Australian employees would rather come up with a fictitious illness to take a day off than admit it is for mental-health purposes, according to a recently released paper by Allianz Australia.
The paper, titled “Awareness into action: A holistic approach to cultivating mentally healthy workplaces in Australia,” revealed a massive 93% of full-time working Australians are uncomfortable discussing or disclosing a mental-health condition to a manager, and would rather lie when taking a sick day.
Eighty-five per cent of employees also felt their manager is more likely to think their need for time off is genuine if they say they are suffering from a cold or flu rather than for stress or anxiety, findings showed.
Overall, most employees are generally afraid to talk about mental illness for fear of stigma (90%) and fear of losing their job (78%). Others are concerned that mental-health issues won’t be taken as seriously as physical illnesses in the workplace (84%).
Nearly 40% of all Allianz Australia’s total active workers’ compensation claims and 11% of all payments were related to mental health-related conditions and symptoms.
“We know good worker health and wellbeing boosts organisational health, business performance, and productivity; however, there is a rising trend of mental ill-health in Australian workplaces which needs to be addressed,” said Helen Silver, Allianz Australia’s chief general manager. “The findings from our research indicate that, despite the progress made by both the public and private sectors, there is still a lot of work to be done by employers to address misconceptions when it comes to mental ill-health.”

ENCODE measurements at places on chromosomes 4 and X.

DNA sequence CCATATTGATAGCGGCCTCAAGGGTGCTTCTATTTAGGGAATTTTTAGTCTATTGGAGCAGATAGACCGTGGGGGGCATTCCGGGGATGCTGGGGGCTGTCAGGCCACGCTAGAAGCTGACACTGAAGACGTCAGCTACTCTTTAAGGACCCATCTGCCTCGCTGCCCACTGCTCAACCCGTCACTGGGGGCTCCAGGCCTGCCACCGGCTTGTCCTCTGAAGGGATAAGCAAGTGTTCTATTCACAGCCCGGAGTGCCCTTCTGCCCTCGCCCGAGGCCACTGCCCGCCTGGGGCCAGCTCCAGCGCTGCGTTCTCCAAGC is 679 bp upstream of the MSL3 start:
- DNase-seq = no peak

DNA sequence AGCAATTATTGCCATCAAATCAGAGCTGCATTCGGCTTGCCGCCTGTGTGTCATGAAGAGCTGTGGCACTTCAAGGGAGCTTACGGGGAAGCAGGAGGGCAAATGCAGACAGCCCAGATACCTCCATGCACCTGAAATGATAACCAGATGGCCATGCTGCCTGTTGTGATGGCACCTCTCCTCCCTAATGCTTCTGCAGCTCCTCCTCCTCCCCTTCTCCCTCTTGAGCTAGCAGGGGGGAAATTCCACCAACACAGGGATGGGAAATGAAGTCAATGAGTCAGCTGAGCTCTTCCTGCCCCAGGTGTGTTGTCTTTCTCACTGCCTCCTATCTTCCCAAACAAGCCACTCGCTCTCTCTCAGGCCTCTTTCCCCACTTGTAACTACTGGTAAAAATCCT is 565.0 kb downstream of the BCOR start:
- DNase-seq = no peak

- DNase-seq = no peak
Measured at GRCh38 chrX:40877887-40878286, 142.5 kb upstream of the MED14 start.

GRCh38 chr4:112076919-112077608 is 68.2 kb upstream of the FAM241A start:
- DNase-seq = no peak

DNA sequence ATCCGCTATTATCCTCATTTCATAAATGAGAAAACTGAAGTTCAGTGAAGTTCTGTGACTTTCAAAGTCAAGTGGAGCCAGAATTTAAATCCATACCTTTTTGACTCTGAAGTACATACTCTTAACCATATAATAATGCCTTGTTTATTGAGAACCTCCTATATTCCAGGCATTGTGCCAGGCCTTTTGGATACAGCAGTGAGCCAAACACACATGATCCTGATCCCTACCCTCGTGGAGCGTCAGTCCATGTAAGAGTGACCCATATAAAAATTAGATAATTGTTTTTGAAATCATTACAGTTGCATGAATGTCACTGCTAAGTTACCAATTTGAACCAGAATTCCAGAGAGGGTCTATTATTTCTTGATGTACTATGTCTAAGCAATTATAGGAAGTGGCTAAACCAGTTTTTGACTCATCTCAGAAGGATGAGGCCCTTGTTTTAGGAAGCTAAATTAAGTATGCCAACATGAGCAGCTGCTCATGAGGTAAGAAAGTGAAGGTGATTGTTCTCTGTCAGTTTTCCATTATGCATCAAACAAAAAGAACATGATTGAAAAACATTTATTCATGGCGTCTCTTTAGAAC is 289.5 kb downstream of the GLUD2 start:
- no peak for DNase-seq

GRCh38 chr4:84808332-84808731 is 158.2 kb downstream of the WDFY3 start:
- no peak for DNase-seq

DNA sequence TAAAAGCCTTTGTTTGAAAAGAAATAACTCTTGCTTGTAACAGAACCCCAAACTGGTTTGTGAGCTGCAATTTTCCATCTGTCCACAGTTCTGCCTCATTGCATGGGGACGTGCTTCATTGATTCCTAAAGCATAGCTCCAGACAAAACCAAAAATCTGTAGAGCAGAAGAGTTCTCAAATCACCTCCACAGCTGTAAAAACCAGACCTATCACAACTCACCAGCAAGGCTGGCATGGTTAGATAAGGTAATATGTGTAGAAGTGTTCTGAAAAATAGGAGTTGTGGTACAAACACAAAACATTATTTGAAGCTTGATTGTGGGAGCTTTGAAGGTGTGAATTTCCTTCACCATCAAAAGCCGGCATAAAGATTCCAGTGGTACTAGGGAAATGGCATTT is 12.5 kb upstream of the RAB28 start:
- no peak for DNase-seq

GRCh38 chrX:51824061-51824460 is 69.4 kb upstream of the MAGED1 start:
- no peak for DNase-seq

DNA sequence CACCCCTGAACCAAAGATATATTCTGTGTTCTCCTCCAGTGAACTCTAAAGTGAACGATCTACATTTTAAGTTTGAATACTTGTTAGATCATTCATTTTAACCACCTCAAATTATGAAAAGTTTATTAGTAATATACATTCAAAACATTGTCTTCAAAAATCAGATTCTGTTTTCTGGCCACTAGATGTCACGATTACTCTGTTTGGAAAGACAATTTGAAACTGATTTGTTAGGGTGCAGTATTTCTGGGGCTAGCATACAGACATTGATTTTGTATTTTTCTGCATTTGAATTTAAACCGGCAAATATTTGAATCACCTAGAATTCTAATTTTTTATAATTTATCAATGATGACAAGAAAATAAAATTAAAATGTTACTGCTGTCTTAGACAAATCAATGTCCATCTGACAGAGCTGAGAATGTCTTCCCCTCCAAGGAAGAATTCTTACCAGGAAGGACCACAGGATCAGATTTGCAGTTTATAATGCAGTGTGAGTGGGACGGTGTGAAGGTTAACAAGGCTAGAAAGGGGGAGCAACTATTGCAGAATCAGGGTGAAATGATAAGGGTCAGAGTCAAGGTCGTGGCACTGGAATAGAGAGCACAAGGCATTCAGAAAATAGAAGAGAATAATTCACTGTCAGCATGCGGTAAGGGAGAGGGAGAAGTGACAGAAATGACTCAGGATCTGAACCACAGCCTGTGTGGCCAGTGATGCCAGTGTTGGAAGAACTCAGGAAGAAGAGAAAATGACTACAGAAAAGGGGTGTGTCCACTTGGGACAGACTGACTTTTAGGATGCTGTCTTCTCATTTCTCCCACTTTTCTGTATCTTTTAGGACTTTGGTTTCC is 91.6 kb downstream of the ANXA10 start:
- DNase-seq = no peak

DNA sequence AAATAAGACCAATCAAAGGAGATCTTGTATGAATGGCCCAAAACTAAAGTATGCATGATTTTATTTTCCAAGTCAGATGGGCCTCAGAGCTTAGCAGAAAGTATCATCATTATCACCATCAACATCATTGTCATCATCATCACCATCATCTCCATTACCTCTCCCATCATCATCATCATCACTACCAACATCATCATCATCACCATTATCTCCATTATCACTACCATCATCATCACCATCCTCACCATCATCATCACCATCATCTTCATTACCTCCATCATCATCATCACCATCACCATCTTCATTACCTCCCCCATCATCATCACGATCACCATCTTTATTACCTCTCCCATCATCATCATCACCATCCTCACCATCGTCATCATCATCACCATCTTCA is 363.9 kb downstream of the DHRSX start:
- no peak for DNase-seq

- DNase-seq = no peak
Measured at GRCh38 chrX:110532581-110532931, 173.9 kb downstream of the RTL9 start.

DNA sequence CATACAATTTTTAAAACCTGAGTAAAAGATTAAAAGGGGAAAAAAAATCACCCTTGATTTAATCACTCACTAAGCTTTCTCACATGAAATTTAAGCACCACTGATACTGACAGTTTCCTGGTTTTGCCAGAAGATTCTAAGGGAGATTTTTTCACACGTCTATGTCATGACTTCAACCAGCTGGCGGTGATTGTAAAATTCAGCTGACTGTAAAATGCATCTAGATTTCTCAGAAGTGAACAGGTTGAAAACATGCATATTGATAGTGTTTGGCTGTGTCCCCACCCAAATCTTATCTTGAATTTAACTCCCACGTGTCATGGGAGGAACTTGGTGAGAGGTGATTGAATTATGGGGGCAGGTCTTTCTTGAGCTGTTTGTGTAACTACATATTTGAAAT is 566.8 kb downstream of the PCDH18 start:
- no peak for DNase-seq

According to the paper, employers must take a holistic approach to addressing mental ill-health in the modern workplace:
- Physical: Promote the mental-health benefits of physical activity and good general health
- Mental: Encourage awareness through training, mental wellbeing leave, and encouraging transparent dialogue
- Space and role: Create positive organisational design that directly influences employee motivation and happiness
- Culture: Nurture a positive workplace culture that is transparent and inclusive
- Ecosystems/Partnerships: Develop partnerships and alliances between government, insurers, mental-health professionals, and other entities to improve communication, engagement, and mental-health recovery
“The first step is to encourage employees to be honest and unafraid to seek the necessary treatment they require,” Silver said. “This might involve a cultural shift towards transparent dialogue that is led by the leadership team and should be backed by manager training to provide adequate support. Actions by employers to create an environment where workers feel they can be safe to identify their mental injury will greatly assist employees. Measures like creating positive organisational design and nurturing a positive workplace culture will also directly influence employee motivation and happiness.”
Silver also stressed that “taking leave for mental health is just as acceptable as taking time off for a physical illness.”